Illustration by Narrative Initiative
Illustration by Narrative Initiative

Disability Justice and the Movement to Stop Cop City in Atlanta, Georgia

Field Notes is where writers show us the creativity, perspectives, and strategies of everyday organizers who are pushing us toward a world where a truly just, multiracial democracy is possible. In this Field Note, Marianne Dhenin shows us why police violence and militarization are disability justice issues.


Marianne Dhenin


21 May, 2024

Since the Atlanta Public Safety Training Center was first announced in April 2021, the project has been a source of intense conflict. Dozens of Atlanta, Georgia, and area community groups have been organizing to stop its construction. Better known as Cop City because it features a mock city for urban police training, construction is now underway on the facility on an 85-acre plot of land owned by the City of Atlanta in the Weelaunee Forest. If completed, it would become one of the nation’s largest police training centers

The movement known as Stop Cop City is a diverse coalition. Alongside abolitionists, racial justice groups, Indigenous leaders, and climate change activists, disabled organizers have been a vocal contingent.

“We are trying to make sure that the disability community has a voice on Cop City because it really disproportionately impacts our community,” says Atlanta-based Dom Kelly, co-founder, CEO, and president of New Disabled South (NDS), a disability justice non-profit working across fourteen states in the US South.

Destroying acres of forest, we know that is going to have an impact on our climate and ultimately [on] the marginalized communities who live in the area"

Disabled people have shown up at direct actions, spoken to Atlanta City Council, and taken a central role in the Cop City Vote campaign, an effort to force a ballot vote on Cop City. The organizers say that the referendum campaign offered opportunities to disrupt the historical disenfranchisement of disabled voters and pursue a more inclusive democratic process.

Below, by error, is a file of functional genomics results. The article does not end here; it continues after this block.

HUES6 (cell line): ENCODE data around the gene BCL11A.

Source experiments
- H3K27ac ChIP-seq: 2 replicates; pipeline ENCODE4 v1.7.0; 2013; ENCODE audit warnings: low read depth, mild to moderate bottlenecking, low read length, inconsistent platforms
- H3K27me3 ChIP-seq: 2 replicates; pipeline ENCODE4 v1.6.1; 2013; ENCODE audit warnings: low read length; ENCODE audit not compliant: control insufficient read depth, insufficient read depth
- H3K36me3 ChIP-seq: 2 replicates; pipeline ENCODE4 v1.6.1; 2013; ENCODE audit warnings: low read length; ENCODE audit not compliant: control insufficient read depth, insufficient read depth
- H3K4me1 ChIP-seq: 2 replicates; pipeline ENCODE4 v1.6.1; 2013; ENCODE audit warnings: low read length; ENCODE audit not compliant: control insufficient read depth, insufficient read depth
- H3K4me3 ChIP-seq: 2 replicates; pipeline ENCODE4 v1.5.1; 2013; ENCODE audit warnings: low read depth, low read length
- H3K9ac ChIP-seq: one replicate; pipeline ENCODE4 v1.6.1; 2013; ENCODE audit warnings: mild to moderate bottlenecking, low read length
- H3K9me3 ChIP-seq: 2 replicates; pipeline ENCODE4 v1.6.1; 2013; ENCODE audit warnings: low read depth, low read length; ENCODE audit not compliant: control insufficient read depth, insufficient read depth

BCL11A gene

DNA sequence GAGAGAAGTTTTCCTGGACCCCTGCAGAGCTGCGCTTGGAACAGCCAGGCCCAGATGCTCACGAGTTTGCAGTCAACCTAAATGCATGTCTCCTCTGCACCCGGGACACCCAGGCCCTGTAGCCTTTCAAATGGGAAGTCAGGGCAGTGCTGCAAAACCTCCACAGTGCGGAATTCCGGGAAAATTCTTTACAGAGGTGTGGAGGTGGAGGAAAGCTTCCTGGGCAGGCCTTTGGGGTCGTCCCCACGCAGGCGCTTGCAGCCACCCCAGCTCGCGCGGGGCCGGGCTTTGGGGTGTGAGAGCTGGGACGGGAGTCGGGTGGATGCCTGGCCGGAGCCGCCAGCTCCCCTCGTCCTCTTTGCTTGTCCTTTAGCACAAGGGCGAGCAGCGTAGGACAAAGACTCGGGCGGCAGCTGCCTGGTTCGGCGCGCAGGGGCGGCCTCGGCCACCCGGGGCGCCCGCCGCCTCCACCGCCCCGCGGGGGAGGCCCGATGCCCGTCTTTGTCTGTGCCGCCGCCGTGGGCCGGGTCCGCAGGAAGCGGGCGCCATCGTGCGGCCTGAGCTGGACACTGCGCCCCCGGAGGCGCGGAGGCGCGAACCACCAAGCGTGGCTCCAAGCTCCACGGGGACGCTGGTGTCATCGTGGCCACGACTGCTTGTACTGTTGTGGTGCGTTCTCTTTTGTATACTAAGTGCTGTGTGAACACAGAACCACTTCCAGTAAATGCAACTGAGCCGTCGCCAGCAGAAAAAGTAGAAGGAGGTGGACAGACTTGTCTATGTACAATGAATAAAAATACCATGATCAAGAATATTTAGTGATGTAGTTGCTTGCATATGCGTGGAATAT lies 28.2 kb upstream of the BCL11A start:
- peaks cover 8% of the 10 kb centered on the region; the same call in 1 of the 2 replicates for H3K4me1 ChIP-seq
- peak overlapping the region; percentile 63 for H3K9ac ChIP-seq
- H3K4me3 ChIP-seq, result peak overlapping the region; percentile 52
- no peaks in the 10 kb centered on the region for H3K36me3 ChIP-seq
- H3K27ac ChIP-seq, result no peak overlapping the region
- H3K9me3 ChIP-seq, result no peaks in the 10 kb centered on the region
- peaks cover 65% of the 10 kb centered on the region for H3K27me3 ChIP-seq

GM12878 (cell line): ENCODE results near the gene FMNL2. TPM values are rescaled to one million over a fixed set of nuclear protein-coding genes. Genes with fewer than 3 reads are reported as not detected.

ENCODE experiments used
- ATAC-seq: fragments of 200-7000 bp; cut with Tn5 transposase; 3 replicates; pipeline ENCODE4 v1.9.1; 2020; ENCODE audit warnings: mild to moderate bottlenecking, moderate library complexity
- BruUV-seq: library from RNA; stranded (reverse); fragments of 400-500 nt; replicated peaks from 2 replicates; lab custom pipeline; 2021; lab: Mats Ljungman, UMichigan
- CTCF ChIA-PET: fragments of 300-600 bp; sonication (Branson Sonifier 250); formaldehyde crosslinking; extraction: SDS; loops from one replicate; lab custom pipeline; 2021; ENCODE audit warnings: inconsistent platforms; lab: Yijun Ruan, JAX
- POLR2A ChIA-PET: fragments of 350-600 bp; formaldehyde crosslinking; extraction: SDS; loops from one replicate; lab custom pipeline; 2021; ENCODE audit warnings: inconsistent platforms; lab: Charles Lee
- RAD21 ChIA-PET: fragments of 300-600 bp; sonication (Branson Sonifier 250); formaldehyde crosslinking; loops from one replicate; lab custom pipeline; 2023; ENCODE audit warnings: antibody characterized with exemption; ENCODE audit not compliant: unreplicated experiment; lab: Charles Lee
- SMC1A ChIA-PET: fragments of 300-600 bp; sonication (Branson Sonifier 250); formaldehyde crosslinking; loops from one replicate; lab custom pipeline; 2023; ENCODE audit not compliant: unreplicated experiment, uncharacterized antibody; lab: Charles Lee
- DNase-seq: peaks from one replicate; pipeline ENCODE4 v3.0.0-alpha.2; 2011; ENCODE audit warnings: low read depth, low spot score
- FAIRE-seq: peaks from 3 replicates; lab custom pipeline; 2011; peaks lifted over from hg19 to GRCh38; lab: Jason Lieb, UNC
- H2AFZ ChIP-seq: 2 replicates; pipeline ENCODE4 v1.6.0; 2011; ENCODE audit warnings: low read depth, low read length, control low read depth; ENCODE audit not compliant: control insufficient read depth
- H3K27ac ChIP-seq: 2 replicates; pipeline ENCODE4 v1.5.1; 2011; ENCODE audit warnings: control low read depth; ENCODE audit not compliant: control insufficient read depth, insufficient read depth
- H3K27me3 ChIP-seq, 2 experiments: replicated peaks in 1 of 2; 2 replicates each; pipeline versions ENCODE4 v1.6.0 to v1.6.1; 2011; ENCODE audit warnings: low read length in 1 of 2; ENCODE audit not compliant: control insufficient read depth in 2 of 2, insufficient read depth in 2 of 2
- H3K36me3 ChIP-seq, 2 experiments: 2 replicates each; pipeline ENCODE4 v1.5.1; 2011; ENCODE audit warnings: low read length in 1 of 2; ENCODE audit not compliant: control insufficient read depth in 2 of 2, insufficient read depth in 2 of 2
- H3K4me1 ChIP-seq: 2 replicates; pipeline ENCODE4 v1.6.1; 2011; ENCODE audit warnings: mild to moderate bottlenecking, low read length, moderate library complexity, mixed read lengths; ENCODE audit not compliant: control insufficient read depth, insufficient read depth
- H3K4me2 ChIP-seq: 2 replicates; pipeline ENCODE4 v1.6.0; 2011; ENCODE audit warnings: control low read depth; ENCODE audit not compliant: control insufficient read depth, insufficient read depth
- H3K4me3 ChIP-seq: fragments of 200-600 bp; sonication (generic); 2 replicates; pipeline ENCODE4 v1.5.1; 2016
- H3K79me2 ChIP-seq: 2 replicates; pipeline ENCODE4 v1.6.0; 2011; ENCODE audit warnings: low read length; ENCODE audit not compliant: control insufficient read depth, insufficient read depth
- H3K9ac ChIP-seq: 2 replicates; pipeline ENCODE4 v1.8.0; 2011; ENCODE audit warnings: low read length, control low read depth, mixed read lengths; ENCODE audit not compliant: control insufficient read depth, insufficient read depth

This isn’t just an Atlanta-based issue. At the heart of the opposition are concerns over Cop City’s environmental impact, the allocation of public funds to support its construction, and its potential to further militarize police across the US. More than 40 percent of the training on-site will be for out-of-state officers. Each of these issues affects disabled people in unique ways. 

“Destroying acres of forest, we know that is going to have an impact on our climate and ultimately [on] the marginalized communities who live in the area,” says Kelly. “When there are more weather emergencies, you have folks who live in the area who can’t afford to have things like backup generators [to] maintain their [electricity-dependent] medical equipment.” 

Disabled people are too often left behind in climate emergencies and are more vulnerable to adverse effects from other climate change-related issues like air pollution. Police violence also disproportionately harms disabled communities. “Disabled people are one of the groups most impacted by over-policing and police brutality,” says Kiana Jackson, director of data and research at NDS.

According to data from the Survey of Prison Inmates, 66% of those incarcerated in the United States report having a disability. While disabled people comprise about 13% of the nation’s population, they represent as many as half of those killed by police.  

The stakes are even higher for people of color. Black people are three times more likely to be killed during a police encounter than white people, whether disabled or not. According to a 2017 study published in the American Journal of Public Health, more than half of disabled African Americans have been arrested by the age of 28 — twice the rate of their white disabled counterparts. 

Kelly says that police violence against disabled people is inherent to the institution. “It has so much to do with compliance culture and surveillance culture in policing.” 

A training facility like Cop City is likely to exacerbate police violence against disabled people rather than address it. Research indicates that police training initiatives aimed at mitigating implicit biases against marginalized communities do not improve police interactions and that the militarization of the police disproportionately harms already marginalized groups